Ombud’s Corner: mindfulness in the workplace

Mindfulness in the workplace: what possible relevance could an ancient Buddhist practice have in today’s busy professional world? And yet, the notion seems to have caught on in many organisations as more and more people are finding it to be an effective way of dealing with the complexities of day-to-day working life…


Multi-tasking, managing change, office politics, so many demands on our thoughts and our time… how can we stay focused and effective in our commitments? What can we do to take charge of our lives so that we remain on top of things and do not let ourselves fall victim to the external pressures that surround us? How can we build that inner serenity that will allow us to face whatever comes with equanimity and focus on our own goals and priorities?

There may be as many answers to these questions as there are individual coping strategies, but the benefits of increased self-awareness cannot be denied. Indeed, it is by paying attention to ourselves, by observing our emotions and noting our thoughts that we can train our minds to work better and bring us some relief from stress.

So how then do we put mindfulness to work in practice? The key lies in being aware of what is happening within ourselves when we are faced with difficulties, and in leveraging that awareness to shift out of autopilot mode and bring about a more effective response. For example, when we find ourselves in problematic or conflictual situations, we might ask ourselves: are we seeing things as they really are or has what we experience already been filtered through our own thoughts and preconceptions? Could there be another possible interpretation?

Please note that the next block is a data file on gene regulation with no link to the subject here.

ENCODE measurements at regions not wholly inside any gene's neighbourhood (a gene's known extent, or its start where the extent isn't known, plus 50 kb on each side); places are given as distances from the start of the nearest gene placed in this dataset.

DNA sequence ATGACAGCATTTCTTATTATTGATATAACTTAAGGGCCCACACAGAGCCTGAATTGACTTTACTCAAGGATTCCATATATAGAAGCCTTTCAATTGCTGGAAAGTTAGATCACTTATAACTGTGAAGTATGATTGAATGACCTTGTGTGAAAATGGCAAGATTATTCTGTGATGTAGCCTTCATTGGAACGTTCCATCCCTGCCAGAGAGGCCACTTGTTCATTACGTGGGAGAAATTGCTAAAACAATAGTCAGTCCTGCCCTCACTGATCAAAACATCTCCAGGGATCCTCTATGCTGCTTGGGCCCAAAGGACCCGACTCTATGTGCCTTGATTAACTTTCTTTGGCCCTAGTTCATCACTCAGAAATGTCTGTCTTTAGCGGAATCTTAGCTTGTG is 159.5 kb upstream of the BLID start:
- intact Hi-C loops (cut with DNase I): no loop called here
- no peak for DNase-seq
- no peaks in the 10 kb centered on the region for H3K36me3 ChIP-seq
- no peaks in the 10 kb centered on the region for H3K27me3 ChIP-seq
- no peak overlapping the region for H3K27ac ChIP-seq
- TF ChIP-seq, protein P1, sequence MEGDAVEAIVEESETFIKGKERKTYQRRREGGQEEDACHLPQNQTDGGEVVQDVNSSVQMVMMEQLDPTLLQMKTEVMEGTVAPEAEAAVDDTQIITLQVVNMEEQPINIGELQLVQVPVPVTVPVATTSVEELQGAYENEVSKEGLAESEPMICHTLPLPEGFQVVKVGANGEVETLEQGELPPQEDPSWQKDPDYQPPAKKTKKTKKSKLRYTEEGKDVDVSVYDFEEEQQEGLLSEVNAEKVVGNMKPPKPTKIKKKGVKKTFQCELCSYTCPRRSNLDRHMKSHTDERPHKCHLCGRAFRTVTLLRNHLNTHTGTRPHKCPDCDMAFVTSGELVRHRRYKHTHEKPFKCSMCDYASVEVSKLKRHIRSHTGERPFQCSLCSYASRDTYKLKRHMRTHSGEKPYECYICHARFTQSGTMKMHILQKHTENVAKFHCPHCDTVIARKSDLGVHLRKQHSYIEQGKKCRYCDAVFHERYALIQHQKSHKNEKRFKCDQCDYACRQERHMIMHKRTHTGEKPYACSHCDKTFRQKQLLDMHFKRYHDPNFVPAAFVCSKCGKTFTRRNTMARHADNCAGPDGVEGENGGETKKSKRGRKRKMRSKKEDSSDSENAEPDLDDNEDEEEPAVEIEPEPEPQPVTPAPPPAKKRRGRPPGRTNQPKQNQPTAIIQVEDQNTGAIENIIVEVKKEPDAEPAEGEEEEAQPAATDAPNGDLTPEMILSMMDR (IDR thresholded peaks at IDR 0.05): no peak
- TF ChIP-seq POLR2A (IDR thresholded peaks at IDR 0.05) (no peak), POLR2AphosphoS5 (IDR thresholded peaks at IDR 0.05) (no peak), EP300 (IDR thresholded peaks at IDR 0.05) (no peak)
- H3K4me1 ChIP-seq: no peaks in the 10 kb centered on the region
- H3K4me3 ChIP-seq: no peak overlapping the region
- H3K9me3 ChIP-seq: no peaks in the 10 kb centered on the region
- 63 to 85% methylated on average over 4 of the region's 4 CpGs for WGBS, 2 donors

Robert is unhappy because his colleague Andrea has not provided him with the data that he needs for his project to advance. He interprets this to mean that Andrea is deliberately withholding the information and decides to stop collaborating with her.

Peter overhears his supervisor congratulating a co-worker on their project results. He interprets this to mean that his colleague did not credit his share of the work and starts complaining about this to other members of the team. 

As a supervisor, Jane needs to give some constructive feedback to one of her team. She feels very uncomfortable about doing this and interprets this to mean that she risks hurting his feelings or demotivating him from his task. As a result, her message to him is confused and unclear.

In all these situations, it is the lens through which we interpret things that colours our reactions – certain types of actions trigger certain emotions within ourselves and set off a chain reaction where we find ourselves being carried along by the experience rather than taking charge and getting on top of it. By training ourselves to systematically challenge our interpretations, we can learn to choose our response and react in new ways that will free us from the old ingrained and automatic patterns that have proved ineffective in the past.

Putting mindfulness to work therefore allows us to check our usual conditioned responses to challenging situations and hone our own “response-ability” in order to bring about a positive outcome that is of mutual benefit to all.

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by Sudeshna Datta-Cockerill